Over the summer, we are highlighting aspects of our Shared Prosperity Agenda. Our members are sharing their experiences and expertise on Education, Healthcare, Housing, Jobs and Wages, and Progressive Revenue.
This week we are focusing on Jobs — Within five years, every job in Massachusetts should pay at least $15/hour, and everyone should have access to safe, affordable transportation; a good first step would be an increased minimum wage, indexed to inflation, and earned sick time.
To go deeper into these issues, see the three blog posts by our members below on Tipped Wages, Earned Sick Time Now, and Transportation Infrastructure Investment. Read them on our blog here.
Sign our petition for Jobs and Transportation here.
1. Let me give you a tip… Finally…
Matthew Szafranski, the author of this post, is the Editor-in-Chief of Western Mass Politics & Insight (WMassP&I), a Springfield-based political blog. Read more from WMassP&I here and contribute to the blog’s fundraising campaign to maintain its operations through this particularly busy political 2014 cycle in Western Massachusetts.
Come January, tipped employees in Massachusetts will receive their first raise in over 15 years. The increase will be meager $1.12. The full minimum wage will rise to $11 from $8. Still, this time, the most vulnerable workers affected by minimum wage laws are not completely forgotten thanks in part to the work of Raise Up Massachusetts and the Shared Prosperity Agenda of Progressive Massachusetts.
The tipped wage came about in the 1960’s when workers who receive tips food service workers, were finally covered by in the federal minimum wage at 50% of the full wage. While the percentage changed over the years, it was cut off entirely on the federal level in 1996, freezing the federal rate at $2.13.
Inexplicably, Massachusetts followed suit in 1998. Other states did not. Connecticut had, until recently kept its tipped wage pegged to the full wage, such that it is currently a comparably robust $5.69.
The Massachusetts Senate’s minimum wage law raised the tipped employee wage to 50% of the full minimum wage, a total of $5.50 when the full minimum wage matured to $11. Instead, the tipped wage will rise, over three years, to $3.75 from $2.63. It is unclear what the senate got out tossing the higher tipped increase (as well as minimum wage indexing) out the window. House leadership seemed dead set against an increase higher than $3.75, such that they shut down Reps’ efforts to raise the wage. While still too low, the increase arrests decades of widening disparity between the full and tipped wages.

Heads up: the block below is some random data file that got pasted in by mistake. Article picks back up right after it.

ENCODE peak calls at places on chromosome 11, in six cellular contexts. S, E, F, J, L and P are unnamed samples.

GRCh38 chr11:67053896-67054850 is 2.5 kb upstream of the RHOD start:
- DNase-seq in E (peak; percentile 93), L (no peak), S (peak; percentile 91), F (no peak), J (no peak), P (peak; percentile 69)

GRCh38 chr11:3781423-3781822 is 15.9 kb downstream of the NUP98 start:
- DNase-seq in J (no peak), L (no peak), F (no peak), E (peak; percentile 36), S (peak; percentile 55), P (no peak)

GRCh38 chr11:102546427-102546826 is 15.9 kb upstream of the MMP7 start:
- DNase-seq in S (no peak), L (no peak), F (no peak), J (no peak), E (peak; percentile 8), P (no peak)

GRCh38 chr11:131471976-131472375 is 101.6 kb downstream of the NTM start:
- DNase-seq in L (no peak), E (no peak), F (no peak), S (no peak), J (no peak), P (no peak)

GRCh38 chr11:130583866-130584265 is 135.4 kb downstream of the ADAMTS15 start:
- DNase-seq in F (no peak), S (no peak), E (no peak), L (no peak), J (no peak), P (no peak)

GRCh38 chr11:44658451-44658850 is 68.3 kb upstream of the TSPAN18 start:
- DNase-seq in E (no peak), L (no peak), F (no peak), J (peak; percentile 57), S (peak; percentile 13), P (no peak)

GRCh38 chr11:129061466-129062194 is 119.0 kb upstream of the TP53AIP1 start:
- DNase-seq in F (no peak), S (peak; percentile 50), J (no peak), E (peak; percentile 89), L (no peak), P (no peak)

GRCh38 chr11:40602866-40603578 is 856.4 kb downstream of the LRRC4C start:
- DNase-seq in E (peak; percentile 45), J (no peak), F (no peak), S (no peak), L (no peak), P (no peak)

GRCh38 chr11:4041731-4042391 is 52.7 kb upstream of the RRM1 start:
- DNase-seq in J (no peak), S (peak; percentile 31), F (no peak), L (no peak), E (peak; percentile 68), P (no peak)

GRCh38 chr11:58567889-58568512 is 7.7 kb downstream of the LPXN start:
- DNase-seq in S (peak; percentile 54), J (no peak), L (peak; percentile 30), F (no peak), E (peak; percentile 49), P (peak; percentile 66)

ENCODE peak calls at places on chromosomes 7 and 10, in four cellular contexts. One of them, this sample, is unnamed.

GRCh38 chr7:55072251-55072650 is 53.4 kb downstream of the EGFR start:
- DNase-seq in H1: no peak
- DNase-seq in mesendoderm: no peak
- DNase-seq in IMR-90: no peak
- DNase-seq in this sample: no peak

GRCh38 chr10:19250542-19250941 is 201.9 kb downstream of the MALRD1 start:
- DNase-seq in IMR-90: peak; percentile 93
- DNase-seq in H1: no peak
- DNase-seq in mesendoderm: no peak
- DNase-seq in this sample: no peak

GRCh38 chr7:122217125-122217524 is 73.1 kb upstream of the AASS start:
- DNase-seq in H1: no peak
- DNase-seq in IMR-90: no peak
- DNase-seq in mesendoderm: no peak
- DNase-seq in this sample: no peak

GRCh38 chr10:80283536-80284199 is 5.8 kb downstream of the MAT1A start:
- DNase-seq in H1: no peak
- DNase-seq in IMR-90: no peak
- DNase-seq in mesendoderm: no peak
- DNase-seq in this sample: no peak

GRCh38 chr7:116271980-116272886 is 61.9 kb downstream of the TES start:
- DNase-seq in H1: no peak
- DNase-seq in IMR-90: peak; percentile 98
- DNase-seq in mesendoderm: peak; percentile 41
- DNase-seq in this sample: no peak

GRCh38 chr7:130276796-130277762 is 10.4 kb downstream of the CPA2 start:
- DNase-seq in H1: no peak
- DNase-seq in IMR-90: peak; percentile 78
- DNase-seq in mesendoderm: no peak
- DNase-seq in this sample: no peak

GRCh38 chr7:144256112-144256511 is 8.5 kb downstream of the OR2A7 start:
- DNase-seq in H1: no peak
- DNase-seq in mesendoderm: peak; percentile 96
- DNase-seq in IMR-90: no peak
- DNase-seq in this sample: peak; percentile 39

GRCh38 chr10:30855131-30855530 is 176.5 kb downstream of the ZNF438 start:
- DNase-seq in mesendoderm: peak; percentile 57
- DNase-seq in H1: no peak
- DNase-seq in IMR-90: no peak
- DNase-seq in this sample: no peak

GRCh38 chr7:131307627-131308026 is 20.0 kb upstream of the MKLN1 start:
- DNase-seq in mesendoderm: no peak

“Tips make up the difference,” restaurateurs argued. One Republicans member of the senate laughably said that a higher tipped wage was unjustified because, as the o-owner of a diner, waitresses were making more than he was. Even if true, beachside breakfast nooks are quite unlike chain empires.
At these large establishments, tips might make up for it…or not. The party that leaves five bucks on a $100 check certainly does not. Perfect service does not guarantee great tips. But, even as those chains will get paid for what they sell, tipped employees may have to fork over a set amount of money to other employees, regardless of what the server actually earned.
Anybody can sympathize with the struggling independent restaurant owner. However, it is the big guys who hide behind the little guys to avoid paying employees fairer wages. The Massachusetts Restaurant Association and its Big Brother the NRA (not the gun one) swoon over the thought of paying their tipped workers one cent more. It will bankrupt the small business owner!
That is probably not true. More importantly, tipped workers endure incredible demands. A sampling include no consistent income; forced sharing of tips (which is legally distinct from the illegal practice of tipped pooling); demands from guests and management; physical exertion; constant pressure to sell and more. The slightest wail from a guest can land a server in trouble or the unemployment line…if the boss does not try to disqualify him/her. Never mind that tipped workers are at huge risk for wage theft.
Meanwhile, tipped workers are not simply college students. Students constitute a huge share, but the stage a person is at in life should not be grounds for a lower wage. Secondly many of those college kids continue in their positions beyond graduation as they struggle to start long-term careers. Finally, many, many tipped workers, particularly outside the orbit of the sizzling Boston-Cambridge economy are not just starting out. Life happens and suddenly folks, well into their 50’s are raising a family, supplementing another job or the income of a spouse/partner or just struggling to pay their own expenses.